Whether it’s a kid learning how to swim, a young adult developing leadership skills or a senior participating in our cardiac health programming, everyone is able to access YMCA programs and services thanks to the generous support of our donors. Each year YMCA members, staff, family, friends and community members join together to support the YMCA Annual Campaign because they believe, like we do, that everyone deserves the chance to live a healthier and happier life.
Last year, through the generosity of 5,114 donors, the YMCA of Greater Vancouver was able to provide 12,647 people with financial assistance through the YMCA Annual Campaign. From a family experiencing difficult times to a vulnerable youth needing a place to build self-confidence and important life skills, thousands of individual lives have been positively impacted thanks to donors who place their trust in the YMCA to deliver quality programming that is accessible by all.
The YMCA is committed now more than ever to ensuring that nobody is ever turned away from a YMCA experience due to their economic circumstances. When you donate, you give someone access to a tangible experience that improves their life.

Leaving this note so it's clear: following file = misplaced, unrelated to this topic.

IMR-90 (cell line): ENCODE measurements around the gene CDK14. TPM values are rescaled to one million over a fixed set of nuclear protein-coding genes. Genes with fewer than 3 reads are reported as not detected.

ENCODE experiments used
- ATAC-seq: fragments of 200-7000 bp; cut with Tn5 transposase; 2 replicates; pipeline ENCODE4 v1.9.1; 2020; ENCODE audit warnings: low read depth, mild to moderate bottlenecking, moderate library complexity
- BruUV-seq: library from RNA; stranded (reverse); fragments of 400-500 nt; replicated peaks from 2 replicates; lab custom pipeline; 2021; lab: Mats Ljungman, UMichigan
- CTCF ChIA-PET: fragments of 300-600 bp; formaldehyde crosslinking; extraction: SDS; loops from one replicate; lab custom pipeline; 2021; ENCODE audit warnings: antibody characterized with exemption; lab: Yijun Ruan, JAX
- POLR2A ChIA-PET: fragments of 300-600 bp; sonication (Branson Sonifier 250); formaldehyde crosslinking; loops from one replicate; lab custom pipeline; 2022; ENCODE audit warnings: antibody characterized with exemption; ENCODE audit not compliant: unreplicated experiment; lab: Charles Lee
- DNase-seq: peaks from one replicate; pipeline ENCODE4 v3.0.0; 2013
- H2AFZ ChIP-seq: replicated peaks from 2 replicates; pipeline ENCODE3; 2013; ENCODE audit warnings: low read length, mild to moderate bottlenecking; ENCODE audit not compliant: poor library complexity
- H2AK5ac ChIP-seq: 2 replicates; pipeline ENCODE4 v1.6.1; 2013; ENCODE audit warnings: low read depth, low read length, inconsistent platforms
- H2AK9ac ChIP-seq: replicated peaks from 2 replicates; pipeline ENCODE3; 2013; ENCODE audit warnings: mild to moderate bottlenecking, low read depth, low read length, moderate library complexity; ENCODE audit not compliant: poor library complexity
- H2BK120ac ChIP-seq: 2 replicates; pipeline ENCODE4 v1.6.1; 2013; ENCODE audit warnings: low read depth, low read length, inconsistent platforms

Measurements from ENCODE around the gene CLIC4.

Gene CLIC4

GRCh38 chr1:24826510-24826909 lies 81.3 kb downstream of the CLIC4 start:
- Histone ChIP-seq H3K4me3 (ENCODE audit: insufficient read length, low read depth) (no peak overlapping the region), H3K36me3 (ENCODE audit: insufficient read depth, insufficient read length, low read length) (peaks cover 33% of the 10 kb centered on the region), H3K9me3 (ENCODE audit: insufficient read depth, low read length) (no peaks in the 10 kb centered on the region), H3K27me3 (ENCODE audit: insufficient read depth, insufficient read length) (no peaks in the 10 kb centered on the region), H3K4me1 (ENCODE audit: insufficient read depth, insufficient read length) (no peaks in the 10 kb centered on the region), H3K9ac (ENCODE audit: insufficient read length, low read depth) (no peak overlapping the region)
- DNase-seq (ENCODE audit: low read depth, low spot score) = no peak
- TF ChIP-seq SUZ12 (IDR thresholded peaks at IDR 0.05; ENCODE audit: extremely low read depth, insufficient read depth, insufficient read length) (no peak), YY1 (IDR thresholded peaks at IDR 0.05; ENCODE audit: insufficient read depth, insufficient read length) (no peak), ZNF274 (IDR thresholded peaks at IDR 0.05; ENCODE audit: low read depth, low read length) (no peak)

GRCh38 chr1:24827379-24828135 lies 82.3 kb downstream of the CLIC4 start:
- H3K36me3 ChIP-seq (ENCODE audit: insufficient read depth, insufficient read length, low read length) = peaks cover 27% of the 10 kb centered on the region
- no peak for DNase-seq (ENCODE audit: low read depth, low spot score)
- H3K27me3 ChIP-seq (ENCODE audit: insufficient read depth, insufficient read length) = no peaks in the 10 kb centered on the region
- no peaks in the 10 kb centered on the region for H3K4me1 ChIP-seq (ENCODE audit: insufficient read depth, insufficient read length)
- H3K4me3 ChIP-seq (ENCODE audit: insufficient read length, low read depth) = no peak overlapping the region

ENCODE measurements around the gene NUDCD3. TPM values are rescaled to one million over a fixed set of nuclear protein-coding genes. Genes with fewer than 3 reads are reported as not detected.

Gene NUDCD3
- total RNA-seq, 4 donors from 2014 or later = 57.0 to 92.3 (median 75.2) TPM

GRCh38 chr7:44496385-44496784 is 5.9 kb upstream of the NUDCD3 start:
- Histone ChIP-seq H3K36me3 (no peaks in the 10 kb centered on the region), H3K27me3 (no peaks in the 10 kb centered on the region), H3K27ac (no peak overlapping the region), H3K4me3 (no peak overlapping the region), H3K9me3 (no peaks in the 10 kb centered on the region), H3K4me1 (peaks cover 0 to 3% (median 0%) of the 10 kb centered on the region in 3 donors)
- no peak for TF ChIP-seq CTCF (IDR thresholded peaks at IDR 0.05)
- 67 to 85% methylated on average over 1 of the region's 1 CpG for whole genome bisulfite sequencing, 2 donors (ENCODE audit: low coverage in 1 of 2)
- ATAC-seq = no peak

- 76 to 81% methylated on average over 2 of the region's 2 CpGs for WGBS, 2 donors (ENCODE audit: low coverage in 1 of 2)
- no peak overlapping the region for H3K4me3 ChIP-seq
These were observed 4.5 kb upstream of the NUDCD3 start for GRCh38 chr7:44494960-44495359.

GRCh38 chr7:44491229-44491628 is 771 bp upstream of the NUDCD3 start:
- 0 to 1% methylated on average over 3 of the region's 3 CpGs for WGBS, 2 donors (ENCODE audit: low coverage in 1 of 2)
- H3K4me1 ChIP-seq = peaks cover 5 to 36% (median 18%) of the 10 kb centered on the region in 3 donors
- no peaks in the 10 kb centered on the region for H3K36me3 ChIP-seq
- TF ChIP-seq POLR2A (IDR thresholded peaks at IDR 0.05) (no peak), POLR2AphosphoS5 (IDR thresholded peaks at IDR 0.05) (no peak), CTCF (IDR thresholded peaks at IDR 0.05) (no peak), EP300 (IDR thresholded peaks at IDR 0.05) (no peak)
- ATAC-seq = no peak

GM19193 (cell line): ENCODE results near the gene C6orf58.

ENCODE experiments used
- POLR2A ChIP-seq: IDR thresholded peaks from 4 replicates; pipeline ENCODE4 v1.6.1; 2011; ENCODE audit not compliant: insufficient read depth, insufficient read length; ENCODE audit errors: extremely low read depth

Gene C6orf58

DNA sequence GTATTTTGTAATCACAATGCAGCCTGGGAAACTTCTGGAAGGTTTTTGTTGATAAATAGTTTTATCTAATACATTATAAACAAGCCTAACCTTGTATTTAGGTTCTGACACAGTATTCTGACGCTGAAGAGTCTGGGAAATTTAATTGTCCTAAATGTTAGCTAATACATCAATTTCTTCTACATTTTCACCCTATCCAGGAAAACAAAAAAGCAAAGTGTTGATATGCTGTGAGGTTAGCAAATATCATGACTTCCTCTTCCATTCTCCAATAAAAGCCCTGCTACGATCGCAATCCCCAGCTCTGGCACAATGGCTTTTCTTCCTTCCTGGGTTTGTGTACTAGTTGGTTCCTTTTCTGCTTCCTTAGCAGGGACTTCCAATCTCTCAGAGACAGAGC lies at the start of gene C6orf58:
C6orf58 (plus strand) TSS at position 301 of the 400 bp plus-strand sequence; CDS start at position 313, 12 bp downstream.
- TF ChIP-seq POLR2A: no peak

Join this community movement of equality and opportunity and support the YMCA Annual Campaign. Talk to a YMCA staff member at your local YMCA or
Spring is finally here! Er, at least that's what the calendar says even though the weather might not have got the memo yet. And while you might have spring-cleaning on your to do list, the changing of seasons also provides an opportunity to brighten your mind and body with the help of some new healthy habits:
Eat clean: Cleanses and detox diets are all the rage these days, but there is actually no scientific evidence to show that our bodies need to be detoxified nor that these diets actually remove toxins. Your best bet is to take an honest look at your eating habits to see if you are making wise choices. When in doubt, follow Canada's Food Guide to ensure you get the amount and type of food recommended to meet your nutritional needs, reduce your risk for chronic disease, and increase your energy. You can also contact a dietician by dialing 8-1-1 or using HealthLink BC's online e-mail service for any questions about healthy eating, food or nutrition that you might have.